Патент USA US2124135код для вставки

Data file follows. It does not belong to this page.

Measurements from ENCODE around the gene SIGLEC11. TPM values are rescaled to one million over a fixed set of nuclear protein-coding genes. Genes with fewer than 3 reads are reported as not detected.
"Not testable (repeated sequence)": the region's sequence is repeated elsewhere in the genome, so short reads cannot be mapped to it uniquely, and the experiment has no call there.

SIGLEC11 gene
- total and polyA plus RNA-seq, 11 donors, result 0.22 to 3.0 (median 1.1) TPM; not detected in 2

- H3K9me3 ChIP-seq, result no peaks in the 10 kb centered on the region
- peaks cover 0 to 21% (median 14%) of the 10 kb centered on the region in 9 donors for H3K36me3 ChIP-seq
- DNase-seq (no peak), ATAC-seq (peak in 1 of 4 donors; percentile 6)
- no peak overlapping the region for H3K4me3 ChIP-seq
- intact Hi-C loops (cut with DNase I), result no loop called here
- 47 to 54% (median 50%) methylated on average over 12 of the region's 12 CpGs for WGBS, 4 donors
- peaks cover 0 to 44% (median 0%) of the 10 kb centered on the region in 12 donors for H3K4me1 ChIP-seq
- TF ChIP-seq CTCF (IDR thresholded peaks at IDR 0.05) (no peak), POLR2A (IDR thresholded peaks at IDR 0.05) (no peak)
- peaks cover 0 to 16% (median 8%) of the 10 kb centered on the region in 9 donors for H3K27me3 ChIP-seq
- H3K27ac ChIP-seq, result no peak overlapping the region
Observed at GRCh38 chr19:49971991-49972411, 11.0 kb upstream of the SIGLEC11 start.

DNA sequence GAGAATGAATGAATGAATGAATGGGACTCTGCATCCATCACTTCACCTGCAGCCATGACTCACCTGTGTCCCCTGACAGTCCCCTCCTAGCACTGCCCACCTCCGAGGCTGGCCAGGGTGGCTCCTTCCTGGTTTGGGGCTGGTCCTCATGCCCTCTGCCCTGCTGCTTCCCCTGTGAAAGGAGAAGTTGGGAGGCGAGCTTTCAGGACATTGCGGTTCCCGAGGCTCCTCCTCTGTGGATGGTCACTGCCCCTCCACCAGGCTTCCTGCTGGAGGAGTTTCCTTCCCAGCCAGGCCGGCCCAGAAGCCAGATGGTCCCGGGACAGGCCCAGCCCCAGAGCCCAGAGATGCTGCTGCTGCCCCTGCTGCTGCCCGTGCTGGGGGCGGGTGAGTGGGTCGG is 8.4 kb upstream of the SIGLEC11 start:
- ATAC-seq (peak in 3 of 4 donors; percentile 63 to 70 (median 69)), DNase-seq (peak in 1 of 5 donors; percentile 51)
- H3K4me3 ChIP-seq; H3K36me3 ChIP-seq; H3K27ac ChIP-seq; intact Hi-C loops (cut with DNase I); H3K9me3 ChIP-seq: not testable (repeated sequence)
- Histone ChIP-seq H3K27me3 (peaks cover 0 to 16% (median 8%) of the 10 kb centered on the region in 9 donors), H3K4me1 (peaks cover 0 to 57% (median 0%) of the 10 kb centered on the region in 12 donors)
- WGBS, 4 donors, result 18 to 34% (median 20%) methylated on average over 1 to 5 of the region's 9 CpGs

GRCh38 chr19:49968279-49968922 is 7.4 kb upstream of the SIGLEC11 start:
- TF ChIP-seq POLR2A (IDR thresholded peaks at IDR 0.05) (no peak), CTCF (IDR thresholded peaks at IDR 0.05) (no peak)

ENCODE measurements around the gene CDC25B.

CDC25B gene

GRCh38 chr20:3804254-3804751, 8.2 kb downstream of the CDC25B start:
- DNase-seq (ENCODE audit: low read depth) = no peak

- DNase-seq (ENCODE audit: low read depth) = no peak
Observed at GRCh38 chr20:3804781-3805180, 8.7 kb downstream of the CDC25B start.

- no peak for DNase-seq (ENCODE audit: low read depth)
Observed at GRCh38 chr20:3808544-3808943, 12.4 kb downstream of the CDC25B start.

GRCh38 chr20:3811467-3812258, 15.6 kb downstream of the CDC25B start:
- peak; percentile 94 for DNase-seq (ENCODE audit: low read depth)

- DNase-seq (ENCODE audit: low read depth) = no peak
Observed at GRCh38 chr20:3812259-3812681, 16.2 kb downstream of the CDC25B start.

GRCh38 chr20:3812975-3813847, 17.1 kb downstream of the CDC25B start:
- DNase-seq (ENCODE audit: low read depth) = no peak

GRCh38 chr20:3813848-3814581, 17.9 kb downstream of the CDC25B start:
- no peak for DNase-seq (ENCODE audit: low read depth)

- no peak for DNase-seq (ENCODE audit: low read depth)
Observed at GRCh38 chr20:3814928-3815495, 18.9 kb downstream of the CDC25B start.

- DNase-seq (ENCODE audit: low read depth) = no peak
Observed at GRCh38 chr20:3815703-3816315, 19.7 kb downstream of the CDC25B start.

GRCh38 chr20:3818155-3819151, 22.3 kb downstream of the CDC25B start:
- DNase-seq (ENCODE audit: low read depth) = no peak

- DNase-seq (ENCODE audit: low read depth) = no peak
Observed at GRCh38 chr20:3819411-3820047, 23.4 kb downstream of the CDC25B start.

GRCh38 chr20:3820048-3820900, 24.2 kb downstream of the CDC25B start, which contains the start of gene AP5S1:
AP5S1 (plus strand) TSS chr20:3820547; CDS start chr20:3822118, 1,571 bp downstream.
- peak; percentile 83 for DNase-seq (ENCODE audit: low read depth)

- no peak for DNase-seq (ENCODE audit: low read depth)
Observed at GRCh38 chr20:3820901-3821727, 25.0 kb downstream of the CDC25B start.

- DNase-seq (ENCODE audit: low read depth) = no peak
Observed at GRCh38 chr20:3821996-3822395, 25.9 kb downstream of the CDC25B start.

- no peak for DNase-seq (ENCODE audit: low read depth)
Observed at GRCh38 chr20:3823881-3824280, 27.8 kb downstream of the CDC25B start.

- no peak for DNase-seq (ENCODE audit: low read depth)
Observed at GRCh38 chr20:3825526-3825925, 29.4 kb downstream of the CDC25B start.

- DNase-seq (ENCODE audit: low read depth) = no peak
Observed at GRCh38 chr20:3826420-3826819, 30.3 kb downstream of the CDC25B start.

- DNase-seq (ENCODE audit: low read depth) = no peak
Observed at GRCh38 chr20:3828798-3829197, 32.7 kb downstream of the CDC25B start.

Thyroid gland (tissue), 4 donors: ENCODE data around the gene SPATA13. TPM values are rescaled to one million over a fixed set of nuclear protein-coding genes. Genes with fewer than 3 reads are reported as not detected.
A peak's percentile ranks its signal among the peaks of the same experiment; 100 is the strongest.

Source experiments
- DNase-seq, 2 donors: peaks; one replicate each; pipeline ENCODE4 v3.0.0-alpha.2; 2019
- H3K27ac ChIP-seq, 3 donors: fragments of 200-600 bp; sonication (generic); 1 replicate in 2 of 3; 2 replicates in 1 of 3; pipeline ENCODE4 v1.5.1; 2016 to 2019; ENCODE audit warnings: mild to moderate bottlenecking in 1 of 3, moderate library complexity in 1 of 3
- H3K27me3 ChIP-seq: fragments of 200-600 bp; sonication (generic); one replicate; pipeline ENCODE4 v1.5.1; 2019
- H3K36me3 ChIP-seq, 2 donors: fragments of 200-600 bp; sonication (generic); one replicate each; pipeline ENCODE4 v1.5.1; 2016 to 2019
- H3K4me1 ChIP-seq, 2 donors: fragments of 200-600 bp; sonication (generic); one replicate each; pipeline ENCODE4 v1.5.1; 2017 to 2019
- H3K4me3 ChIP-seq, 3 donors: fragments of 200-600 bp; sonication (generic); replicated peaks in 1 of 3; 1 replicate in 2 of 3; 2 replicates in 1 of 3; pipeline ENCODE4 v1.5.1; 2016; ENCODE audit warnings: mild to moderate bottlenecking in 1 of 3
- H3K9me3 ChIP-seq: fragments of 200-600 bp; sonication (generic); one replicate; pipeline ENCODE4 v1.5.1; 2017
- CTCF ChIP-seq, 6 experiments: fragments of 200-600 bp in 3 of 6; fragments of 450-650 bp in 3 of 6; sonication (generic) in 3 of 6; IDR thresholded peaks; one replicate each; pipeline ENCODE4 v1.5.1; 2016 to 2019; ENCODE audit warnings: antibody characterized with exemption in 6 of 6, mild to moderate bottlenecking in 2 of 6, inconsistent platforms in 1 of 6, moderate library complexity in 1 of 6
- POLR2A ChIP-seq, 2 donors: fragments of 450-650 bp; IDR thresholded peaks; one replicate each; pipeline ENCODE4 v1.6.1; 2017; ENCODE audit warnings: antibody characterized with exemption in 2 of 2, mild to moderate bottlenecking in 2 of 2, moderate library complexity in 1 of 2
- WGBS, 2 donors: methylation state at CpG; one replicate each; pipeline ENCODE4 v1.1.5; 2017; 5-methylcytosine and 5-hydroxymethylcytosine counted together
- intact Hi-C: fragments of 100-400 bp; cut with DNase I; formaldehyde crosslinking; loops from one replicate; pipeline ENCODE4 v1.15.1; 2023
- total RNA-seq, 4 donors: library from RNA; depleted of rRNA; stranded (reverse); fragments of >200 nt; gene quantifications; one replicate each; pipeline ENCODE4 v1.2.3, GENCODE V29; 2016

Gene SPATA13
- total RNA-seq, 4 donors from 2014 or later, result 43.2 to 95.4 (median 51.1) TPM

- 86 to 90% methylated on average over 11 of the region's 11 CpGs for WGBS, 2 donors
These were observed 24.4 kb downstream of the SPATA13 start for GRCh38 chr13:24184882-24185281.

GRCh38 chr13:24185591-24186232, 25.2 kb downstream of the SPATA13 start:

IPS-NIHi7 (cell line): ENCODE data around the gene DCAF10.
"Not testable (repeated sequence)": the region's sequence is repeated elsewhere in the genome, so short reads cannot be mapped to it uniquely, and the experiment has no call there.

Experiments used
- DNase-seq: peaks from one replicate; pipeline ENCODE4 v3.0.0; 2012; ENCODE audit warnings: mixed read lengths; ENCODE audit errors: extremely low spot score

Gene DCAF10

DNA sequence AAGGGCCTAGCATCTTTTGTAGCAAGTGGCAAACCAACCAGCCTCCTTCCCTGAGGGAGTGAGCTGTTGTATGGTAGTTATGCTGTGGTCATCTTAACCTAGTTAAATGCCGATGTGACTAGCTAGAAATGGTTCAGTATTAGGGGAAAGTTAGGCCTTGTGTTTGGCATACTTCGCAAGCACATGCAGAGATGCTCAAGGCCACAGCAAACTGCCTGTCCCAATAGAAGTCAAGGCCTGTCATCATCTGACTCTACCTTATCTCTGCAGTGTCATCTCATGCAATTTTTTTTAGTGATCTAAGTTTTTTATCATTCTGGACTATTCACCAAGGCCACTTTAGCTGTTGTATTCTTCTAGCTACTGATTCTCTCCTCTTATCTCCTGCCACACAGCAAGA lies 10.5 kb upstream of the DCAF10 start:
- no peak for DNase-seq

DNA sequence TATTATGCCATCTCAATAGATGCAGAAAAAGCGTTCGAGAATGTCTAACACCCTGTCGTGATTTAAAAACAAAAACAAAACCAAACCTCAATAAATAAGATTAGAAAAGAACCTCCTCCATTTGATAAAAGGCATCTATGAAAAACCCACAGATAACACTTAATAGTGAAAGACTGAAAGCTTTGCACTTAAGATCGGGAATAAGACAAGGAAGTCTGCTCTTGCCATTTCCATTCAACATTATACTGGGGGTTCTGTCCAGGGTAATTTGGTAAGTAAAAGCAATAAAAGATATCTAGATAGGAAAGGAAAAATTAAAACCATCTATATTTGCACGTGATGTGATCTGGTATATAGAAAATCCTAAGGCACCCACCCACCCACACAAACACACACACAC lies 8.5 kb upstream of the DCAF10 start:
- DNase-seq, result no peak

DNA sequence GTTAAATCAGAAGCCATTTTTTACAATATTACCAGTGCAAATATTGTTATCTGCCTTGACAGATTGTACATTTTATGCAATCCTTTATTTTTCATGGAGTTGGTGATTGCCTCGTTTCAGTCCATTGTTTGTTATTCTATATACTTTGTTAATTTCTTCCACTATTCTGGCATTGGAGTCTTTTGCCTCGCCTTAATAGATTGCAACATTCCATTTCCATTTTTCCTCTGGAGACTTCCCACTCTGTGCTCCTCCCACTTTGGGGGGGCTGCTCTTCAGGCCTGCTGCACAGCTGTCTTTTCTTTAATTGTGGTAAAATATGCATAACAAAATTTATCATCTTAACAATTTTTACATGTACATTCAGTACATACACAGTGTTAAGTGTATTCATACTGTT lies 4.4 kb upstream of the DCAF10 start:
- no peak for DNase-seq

July 19, 1938. I E. T. BROWN 2,124,135 FIREPLACE SCREEN AND DRAFT CONTROL Filed April 50, 1956 2 Sheets-Sheet 1 a_ _ _ _. ATTORNEYS July 19, 1938.- E. T. BROW-N 2,124,135 FIREPLACE SCREEN AND DRAFT CONTROL 7 ' / I/ 6411:‘ -------- _- \if' \i I515: 1% - \2i." it ‘3/ We: Filed April 50, 1936 2 Sheets-Sheet 2 Q5164‘ HI; x “a In I? _‘ ' '/—--.-----—-----.-45\ 35 Jess/4Q W55 64 48m‘;L III \III 50 ’ In III\ In 1': ' ’ } ||, 37 5!.\ _j INVENTOR '5, ‘Brown Y Patented July 19, 1938 2,124,135 UNITED STATES PATENT OFFICE 2,124,135 FIREPLACE SCREEN AND DRAFT CONTROL Eugene T. Brown, Seattle, Wash. Application April 30, 1936, Serial No. 77,243 3 Claims. My present invention relates to the general (01. 126—202) vice .as installed in a conventional ?replace art of heating devices and more particularly to opening. a ?replace screen and draft control. Figure 2 is a fragmentary, cross-sectional View through my screen and showing the meansfor adjusting and securing the device. Figure 3 is a front elevation of a ?replace, hav ing my device installed with certain parts shown in section to better illustrate the construction While improvements have been‘ made in all 5 types of heating equipment there has not, to my knowledge, been a worthwhile change in devices for controlling ?replace ?res. Many types of dampers have been provided. However, a damp er fails to serve its intended purpose when ap 10 plied to a ?replace because of the fact that once gases are formed, as a result of the heat applied to the fuel, they must be allowed to go up the chimney but, if the chimney is restricted by a damper, they will be discharged into the room. 15 This is objectionable. Further, there is a real need for means that will permit checking a ?re place ?re and that will prevent, with certainty, sparks being thrown out of a ?replace and caus ing damage. Then, too, in many localities where thereof. ' ' Figure 4 is a fragmentary View in perspective 10 to illustrate certain parts of my device. Figure 5 is a perspective view showing, in ex ploded relationship, a number of the essential parts that distinguishes my present device. Referring to the drawings, throughout which 15 like reference characters indicate like parts,'6 generally designates my curtain. This may fol low approved practice for curtains designed to resist heat. Throughout my present drawings 20 the ?replace is a real means of heating, it is de I have illustrated one form of curtain which has sirable to provide the same arrangement of bank proved very satisfactory. This consists of a plu rality of substantially semi-circular plates or ing a ?re as is possible with furnaces, and the like. None of the devices inspected do more than 25 to provide a directing means for the smoke. With my present device, however, I provide a de?nite curtain or closure which will be substan~ 30 readily after the showing of Figure 2 and the tially air tight, will permit of actually excluding hinge thus shown is relatively air tight, yet pro the air from a ?replace ?re without in any way vides a hinge construction that can be relied up on to work smoothly. To have the same roll 30 easily on a central spindle or roller member, as M, it has been found desirable to have the hinged. interfering with the chimney opening. It fur ther acts as a screen to hide- from view the ?re place opening in the floor which so often be comes a natural dumping ground for sweepings and the like. My present invention is believed 35 to overcome the de?ciencies heretofore existing and to provide means that will make a ?replace as safe as any stove or furnace; means that will permit actually controlling the ?re to the point of suffocation if necessary. I provide a curtain 40 which can be adjusted to meet the need. In starting a ?re, for instance, it can be drawn quite low down so that the draft, normally created in the chimney, will be forced to draw in air near the floor so that it will pass up through the grate or coal basket, or underneath the wood as it is raised above the hearth by andirons, or the like, and the ?re can be built quite close to the curtain so as to receive ade 5_() quate draft. Other and more speci?c objects will be appar— ent from the following description taken in con nection with the accompanying drawings, where in 55 links 8 each being provided with an open hook portion l0 and a bead portion I2. When so ar ranged it has been found that the placement of a unit can be easily effected; that it will draw up Figure 1 is a perspective View showing my de members ofv somewhat different chord distances so that the joints are staggered around the roller and thus lie most compactly when rolled up. At the lower end in the present showing I‘have illustrated- a straight, hinged member It. This is merely for distinction in appearance and might be asegmental member as the others. The lower end of this member I provide with a lock bar l8. This is formed preferably of a heavy wire which at its center 20 is twisted to form the handle 2|. This twisting makes it possible to adjust the over all length of bar l8 so that a properly ?tted in stallation can be easily effected. Each end of 45 bar I8 is formed with a return bend as 23 and 24 having the free ends 25 and 26 respectively parallel to that portion of curtain l6 which en closes the long stretch of bar la. The purpose of these return shafts is to provide a locking ar 50 rangement for my curtain when adjusted in its lower positions. This is accomplished by pro— viding corrugated guideways as 30 and 3! which are so spaced apart that they will not permit the turning of bar l8 thus providing a toggle 55 2 2,124,135 be built up of a plurality of parts in accordance with the installation requirements. As a means locking means which looks the curtain against upward movement. Roller I4, to which the upper end of my joint ed curtain is secured, is mounted for rotation upon inserted bearing members 33 and 34. These of adjusting my device and aiding in the ease of installation I provide a plurality of expansion bolts 62 with screws operating in slots 64 in the two members have an outside diameter equal to end plate members. the inside diameter of roller I4 and are further In order to obtain more satisfactory results from my device it is desirable that the same be provided with the extension lugs as 36 and 31, respectively, which are adapted to engage in slot 10 38 formed in the tubular roller l4. Each of these bearing members further is relieved as at 40 and 4H so as to accommodate the turned over lip 43 where the upper curtain member is secured in slot 38. Bearing member 33 has an outwardly set in ?re clay so that any qualities of the side walls of the ?re place may be compensated for 10 and a seal be obtained around the margins. It is also desirable to give an exit for any gases that 15 extending journal portion 44 which engages the might be trapped in the housing around roller I4 and to this end I have provided a plurality of openings 64 which enables the draft of the chim 15 end plate 46 of my housing assembly. The jour~ nal for the other end is provided by the rod 48 which has a square end 56, that in turn is secured in the opposite end plates 52 and thus held 20 against rotation. Hole 53 in member 34 should be ney to withdraw any gases from the housing. When so installed in a substantially air tight manner it is impossible for any down drafts to carry fumes, smoke or ashes out into the room. The foregoing description and the accom 20 of such a size as to form a suitable bearing sur face on rod 48. Disposed within roller I4 and about rod 48 is the tortion spring 54. This is ?xedly secured to 25 rod 48 at one end or otherwise secured against rotation with its free end 55 formed so as to be engaged in slot 38 and thus, as roller I4 is re volved, a tortional resistance is set up within spring 54. A suitable guide or rest for the end of rod 48 is provided with washer 51 which should be a free ?t within roller I4 where it may slide without undue friction as the roller is revolved. In the accompanying drawings I have indicated one spring 54 extending part way along the open— ing of the ?replace. Ordinarily it has been found that one spring can be used with ?replace open ings of normal extent such as are used in coal burning ?replaces. If, however, a larger opening is employed it is often desirable to use two such springs, one in each end of roller I4 in which case the springs would be oppositely faced so that they would each have equal resistance to the un rolling of the curtain and tend at all times to re store it to its upper or rolled up position. This provides upward drag on the curtain which permits the successful operation of the toggle locking and adjusting means provided by lock ing bar I8. I have found it desirable to fully enclose my roller I4, after the showing of Figure 2, so that if the screen is pulled fully down as would be done if the ?re were banked or otherwise smoth ered, it will prevent escape of the pent up gases that are so obnoxious. This can be accomplished by extending the uncorrugated portions of guides 30 and 3| upwardly until they engage a folded-in end as 60 of end plates 4B—-52 or the housing may panying drawings are believed to clearly disclose a preferred embodiment of my invention but it will be understood that this disclosure is merely illustrative and that such changes in the inven tion may be made as are fairly within the scope 25 and spirit of the following claims. I claim: 1. The combination in a ?exible screen adapt ed to be mounted in a ?re place, with a spring wound roller for the screen, of a spaced pair of 30 guides each comprising a pair of spaced corru gated plates, an oscillatable lock-bar mounted in the free end of the screen and adapted to frie~ tionally engage two of the corrugated plates, and locking means on the lock-bar for engagement 35 with the other two guide plates. 2. The combination with a ?exible screen and its spring-wound roller, of a pair of laterally spaced guides each having spaced opposed cor rugated faces, an oscillatable lock bar mounted 40 in the ?exible screen and frictionally engaged in two corrugated faces, said lock bar having return bends at its ends, and the free ends of said return bends having frictional engagement with the other two corrugated faces. 3. In a ?replace screen, the combination with a.housing having spaced depending legs, and a spring-wound ?exible screen mounted in the housing with its lateral edges guided in said legs, of means at the free end of the screen adapted to impinge against one wall of a leg, and said means also including a retaining device adapted to impinge against an opposite wall of said leg, for holding the screen in adjusted posi tion. EUGENE '1". BROWN.